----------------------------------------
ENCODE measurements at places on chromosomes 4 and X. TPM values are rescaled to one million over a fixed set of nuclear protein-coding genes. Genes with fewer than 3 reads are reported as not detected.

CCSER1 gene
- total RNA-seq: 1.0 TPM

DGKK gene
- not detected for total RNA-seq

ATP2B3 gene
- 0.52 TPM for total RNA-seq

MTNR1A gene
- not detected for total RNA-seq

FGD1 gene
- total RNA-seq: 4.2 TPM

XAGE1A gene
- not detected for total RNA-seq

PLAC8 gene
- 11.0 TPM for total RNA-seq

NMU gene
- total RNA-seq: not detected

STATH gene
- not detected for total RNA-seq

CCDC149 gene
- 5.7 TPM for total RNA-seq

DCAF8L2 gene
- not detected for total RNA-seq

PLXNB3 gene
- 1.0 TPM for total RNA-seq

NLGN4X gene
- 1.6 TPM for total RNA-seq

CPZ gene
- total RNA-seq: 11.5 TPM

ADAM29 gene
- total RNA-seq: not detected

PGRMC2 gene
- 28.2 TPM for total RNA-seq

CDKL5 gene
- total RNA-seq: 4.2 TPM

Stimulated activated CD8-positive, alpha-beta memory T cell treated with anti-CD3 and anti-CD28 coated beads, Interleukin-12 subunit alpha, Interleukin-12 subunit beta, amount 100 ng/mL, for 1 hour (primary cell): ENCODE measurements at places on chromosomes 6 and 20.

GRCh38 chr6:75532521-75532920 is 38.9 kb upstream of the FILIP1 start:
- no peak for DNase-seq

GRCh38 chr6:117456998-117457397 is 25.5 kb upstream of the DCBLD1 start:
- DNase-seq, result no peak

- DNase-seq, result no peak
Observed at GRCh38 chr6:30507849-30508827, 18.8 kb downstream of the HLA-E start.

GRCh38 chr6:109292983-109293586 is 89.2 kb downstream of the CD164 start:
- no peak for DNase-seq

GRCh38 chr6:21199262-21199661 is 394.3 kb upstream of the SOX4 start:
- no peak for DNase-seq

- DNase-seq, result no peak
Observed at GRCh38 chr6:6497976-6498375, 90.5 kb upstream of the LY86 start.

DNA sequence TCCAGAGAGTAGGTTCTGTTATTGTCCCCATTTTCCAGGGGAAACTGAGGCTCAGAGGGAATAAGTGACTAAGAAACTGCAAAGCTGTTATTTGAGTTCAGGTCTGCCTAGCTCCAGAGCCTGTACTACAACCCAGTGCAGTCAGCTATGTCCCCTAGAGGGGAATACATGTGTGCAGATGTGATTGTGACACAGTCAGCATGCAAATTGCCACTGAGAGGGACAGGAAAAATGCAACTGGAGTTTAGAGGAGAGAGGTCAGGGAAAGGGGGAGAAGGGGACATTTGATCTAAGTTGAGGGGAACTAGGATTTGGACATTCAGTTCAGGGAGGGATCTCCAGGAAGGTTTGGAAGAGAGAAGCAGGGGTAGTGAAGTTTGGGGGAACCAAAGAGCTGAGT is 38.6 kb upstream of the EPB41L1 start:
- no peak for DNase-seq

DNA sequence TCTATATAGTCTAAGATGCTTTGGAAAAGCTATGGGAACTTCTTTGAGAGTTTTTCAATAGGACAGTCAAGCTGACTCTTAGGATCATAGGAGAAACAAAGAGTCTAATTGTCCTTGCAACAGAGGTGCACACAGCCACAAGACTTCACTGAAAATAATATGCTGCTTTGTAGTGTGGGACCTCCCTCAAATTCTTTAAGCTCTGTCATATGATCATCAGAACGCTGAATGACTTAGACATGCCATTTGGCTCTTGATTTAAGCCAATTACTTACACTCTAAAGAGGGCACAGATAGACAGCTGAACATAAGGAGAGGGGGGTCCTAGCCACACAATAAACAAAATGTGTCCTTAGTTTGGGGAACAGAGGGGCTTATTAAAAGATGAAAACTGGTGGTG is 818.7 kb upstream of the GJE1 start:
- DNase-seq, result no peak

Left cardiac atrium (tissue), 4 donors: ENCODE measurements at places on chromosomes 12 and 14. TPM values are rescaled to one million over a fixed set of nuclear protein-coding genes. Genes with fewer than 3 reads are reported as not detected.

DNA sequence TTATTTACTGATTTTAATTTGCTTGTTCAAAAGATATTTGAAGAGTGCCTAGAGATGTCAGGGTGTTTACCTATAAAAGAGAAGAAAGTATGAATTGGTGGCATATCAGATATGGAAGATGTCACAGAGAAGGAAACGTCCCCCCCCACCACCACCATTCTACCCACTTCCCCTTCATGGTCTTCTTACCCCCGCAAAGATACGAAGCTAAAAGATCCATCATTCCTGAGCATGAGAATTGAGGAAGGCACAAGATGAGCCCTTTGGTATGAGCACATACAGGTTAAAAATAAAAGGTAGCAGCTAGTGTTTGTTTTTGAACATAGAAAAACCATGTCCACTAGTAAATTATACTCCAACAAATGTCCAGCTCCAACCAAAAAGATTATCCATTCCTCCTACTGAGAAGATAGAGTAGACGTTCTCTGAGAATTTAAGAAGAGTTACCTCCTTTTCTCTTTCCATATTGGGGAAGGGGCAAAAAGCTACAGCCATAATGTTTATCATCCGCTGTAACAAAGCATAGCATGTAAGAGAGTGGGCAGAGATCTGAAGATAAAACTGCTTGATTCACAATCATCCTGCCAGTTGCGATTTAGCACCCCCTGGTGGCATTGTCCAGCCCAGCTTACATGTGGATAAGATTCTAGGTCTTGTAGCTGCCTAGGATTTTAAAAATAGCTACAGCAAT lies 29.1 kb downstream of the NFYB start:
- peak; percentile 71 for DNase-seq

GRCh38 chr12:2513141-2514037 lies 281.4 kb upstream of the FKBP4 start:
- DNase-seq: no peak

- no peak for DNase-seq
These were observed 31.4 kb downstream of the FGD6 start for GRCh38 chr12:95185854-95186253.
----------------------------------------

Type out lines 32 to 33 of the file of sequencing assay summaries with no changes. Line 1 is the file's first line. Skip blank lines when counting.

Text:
PGRMC2 gene
- 28.2 TPM for total RNA-seq